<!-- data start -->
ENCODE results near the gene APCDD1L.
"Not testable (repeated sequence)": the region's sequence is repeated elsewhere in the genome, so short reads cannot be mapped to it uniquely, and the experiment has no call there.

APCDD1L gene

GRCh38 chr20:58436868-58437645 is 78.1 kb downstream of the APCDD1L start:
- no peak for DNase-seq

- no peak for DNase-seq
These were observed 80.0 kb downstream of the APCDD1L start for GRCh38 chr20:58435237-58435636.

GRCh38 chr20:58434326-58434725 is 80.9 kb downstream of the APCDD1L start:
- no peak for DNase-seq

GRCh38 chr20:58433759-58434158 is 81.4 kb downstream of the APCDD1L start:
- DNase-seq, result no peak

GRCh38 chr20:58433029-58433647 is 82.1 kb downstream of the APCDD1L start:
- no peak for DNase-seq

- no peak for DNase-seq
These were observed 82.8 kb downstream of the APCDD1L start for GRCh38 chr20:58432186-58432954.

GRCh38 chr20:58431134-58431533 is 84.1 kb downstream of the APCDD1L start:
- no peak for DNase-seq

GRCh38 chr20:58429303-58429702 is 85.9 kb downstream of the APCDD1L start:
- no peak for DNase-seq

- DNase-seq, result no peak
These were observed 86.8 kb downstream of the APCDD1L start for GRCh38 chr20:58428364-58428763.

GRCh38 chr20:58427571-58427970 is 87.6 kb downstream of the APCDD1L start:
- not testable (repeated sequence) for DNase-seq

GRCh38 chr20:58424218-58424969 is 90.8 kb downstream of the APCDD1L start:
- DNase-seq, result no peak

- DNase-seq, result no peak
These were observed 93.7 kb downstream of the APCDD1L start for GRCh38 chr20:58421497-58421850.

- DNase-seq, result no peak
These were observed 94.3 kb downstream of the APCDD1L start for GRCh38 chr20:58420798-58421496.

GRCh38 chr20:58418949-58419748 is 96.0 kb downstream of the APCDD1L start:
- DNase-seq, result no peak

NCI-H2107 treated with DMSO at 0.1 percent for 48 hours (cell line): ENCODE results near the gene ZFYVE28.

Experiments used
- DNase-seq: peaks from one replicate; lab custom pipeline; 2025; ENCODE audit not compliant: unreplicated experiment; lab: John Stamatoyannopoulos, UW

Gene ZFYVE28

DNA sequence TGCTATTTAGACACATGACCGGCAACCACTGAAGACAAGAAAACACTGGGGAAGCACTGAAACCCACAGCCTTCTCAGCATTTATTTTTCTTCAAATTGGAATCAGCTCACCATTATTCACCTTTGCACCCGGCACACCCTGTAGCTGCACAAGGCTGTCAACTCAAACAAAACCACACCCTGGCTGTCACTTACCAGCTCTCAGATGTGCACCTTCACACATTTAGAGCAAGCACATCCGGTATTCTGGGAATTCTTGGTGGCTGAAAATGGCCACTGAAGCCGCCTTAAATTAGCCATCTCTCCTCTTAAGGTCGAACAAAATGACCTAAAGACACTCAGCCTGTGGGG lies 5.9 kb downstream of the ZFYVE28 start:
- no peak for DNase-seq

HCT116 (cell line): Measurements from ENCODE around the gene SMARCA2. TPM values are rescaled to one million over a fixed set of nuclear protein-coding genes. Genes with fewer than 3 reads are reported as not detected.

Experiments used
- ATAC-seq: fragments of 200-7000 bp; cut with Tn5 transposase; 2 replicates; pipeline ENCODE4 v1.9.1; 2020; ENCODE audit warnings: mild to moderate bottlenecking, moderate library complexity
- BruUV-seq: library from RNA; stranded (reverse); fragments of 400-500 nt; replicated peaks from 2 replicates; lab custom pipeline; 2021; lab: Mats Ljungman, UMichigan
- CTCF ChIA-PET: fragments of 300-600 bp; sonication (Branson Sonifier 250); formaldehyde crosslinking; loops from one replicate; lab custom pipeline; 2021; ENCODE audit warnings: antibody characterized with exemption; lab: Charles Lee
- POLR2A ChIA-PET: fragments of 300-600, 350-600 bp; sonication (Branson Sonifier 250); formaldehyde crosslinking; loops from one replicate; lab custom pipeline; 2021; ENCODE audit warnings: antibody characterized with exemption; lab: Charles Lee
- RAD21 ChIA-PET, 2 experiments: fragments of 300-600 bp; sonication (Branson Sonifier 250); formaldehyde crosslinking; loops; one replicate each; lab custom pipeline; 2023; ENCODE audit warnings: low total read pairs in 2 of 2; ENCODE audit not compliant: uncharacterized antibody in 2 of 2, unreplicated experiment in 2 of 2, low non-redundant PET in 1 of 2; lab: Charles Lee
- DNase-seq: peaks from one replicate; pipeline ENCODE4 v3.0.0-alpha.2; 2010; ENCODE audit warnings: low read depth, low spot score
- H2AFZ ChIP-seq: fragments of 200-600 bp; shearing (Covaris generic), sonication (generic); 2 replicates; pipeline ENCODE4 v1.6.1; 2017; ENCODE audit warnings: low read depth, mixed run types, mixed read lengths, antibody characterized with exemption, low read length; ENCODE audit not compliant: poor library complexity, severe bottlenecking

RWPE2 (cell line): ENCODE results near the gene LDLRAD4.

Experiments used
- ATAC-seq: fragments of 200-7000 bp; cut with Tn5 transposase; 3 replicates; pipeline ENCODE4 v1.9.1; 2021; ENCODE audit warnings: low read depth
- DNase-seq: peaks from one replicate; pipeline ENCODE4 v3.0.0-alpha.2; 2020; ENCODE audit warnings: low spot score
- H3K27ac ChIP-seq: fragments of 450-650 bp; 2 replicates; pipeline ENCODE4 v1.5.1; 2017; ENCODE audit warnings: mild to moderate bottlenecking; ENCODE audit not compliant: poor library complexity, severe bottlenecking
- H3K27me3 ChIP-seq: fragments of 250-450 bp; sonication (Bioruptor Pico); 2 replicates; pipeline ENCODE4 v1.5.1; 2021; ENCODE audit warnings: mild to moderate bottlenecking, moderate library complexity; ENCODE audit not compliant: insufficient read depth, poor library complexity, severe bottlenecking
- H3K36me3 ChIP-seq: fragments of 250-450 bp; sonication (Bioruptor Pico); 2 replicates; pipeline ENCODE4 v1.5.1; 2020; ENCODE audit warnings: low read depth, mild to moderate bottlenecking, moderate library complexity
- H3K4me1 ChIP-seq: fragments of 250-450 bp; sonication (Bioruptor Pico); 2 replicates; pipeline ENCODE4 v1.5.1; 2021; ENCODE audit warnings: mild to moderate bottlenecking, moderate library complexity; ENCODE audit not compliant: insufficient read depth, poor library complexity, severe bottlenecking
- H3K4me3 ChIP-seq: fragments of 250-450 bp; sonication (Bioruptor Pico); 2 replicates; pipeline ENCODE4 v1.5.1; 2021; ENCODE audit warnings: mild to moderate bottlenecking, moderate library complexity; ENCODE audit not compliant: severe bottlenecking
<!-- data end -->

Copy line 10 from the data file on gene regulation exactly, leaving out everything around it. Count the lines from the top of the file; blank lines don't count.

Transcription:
GRCh38 chr20:58433759-58434158 is 81.4 kb downstream of the APCDD1L start: